The Law & Society Trust (LST) condoles the passing away of Justice Prafullachandra Natwarlal Bhagwati, former Chief Justice of India and a former Member of the Board of Directors of LST. Justice Bhagwati contributed with great distinction to human rights law and jurisprudence as a judge and jurist as well as through his work with the United Nations, including as Chair of the United Nations Human Rights Committee, and other international bodies. 

Justice Bhagwati was also Chair of the International Independent Group of Eminent Persons (IIGEP) constituted in February 2007 by then President Mahinda Rajapakse to monitor the work of a Commission of Inquiry (the Udalagama Commission) appointed by the President to investigate and inquire into 16 incidents of alleged serious violations of human rights since August 1, 2005. But just over a year later, rather than legitimise a flawed process of investigation Justice Bhagwati led the termination of the IIGEP itself, noting that "the proceedings of inquiry and investigation have fallen far short of the transparency and compliance with basic international norms and standards pertaining to investigations and inquiries.” Many of the IIGEP’s observations regarding the climate of impunity and failures of the justice system and investigative agencies remain disturbingly pertinent even today.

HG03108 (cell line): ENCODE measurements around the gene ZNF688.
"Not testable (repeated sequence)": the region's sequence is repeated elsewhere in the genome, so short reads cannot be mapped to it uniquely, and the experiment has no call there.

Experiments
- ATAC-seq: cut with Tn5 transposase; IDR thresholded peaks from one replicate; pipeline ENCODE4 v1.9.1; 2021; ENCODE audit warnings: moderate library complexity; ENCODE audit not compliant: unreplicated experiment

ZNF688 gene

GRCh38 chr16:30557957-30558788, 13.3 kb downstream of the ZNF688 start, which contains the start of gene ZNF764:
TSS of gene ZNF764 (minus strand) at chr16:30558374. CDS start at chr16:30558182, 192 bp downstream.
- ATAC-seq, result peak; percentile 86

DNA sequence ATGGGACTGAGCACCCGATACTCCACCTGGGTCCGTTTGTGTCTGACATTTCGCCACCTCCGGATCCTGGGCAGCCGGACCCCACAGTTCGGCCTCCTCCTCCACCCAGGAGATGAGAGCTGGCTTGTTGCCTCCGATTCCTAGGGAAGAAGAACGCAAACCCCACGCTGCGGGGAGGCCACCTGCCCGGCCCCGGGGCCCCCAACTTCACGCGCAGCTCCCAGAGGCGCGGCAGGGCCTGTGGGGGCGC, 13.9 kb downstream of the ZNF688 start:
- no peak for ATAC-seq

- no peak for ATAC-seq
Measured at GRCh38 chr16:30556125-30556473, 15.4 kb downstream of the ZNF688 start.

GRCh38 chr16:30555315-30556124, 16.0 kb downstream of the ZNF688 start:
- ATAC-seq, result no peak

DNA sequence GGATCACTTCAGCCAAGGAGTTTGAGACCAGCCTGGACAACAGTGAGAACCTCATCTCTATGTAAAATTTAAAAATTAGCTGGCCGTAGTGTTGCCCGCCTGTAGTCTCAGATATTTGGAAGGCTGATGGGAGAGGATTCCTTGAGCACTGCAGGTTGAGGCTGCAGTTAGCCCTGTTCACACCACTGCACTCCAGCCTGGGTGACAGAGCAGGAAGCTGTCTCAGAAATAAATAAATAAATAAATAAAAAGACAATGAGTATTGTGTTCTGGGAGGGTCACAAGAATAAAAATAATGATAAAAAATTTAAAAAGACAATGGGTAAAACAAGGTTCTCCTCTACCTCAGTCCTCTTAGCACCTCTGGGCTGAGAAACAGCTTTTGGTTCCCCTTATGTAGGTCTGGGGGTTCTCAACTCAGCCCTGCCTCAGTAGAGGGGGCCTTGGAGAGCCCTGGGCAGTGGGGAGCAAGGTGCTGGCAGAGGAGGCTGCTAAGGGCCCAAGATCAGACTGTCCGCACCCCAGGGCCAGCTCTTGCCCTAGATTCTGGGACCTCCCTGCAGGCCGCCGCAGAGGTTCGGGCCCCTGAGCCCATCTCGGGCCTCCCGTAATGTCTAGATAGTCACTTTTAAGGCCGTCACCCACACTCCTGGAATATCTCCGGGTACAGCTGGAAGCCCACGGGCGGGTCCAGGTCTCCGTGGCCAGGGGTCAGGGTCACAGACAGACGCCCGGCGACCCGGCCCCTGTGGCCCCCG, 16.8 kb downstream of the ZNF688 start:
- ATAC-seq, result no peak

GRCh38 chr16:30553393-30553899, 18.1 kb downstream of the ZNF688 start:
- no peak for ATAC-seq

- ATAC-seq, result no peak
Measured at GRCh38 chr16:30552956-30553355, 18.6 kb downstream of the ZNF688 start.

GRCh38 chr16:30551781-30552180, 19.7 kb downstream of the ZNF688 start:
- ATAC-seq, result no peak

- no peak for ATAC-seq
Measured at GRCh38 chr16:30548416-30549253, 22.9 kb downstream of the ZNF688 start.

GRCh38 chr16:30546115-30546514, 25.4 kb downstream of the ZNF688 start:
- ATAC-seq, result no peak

Justice Bhagwati’s contribution to the advancement of human rights jurisprudence is widely recognised. In particular, his commitment to enhancing access to justice through public interest litigation and judicial activism, which he pioneered alongside Justice V.R. Krishna Iyer, has left a profound impact on jurisprudence the world over. His time on the Supreme Court also spanned the turbulent 21-month state of Emergency between June 1975 and March 1977. Decades later, he regretted siding with the majority in the infamous A.D.M. Jabalpur vs ShivkantShukla decision in 1976 in which the Supreme Court over-ruled nine High Courts and agreed with the executive that judicial remedies such as habeas corpus did not apply to preventive detentions under the state of Emergency.

It is for his belief that “the court has to innovate new methods and devise new strategies for the purpose of providing access to justice to large masses of people who are denied their basic human rights” (in S.P. Gupta vs Union of India) that Justice Bhagwati is however best remembered. This approach along with his commitment to constitutionalizing social justice is invaluable in guiding not only judicial thinking and legal activism but also Constitution making in Sri Lanka today.      

LST joins the wider human rights fraternity in India, Sri Lanka and around the world in paying homage to Justice Bhagwati and recalling his many distinguished contributions to the cause of justice, rule of law, and human rights.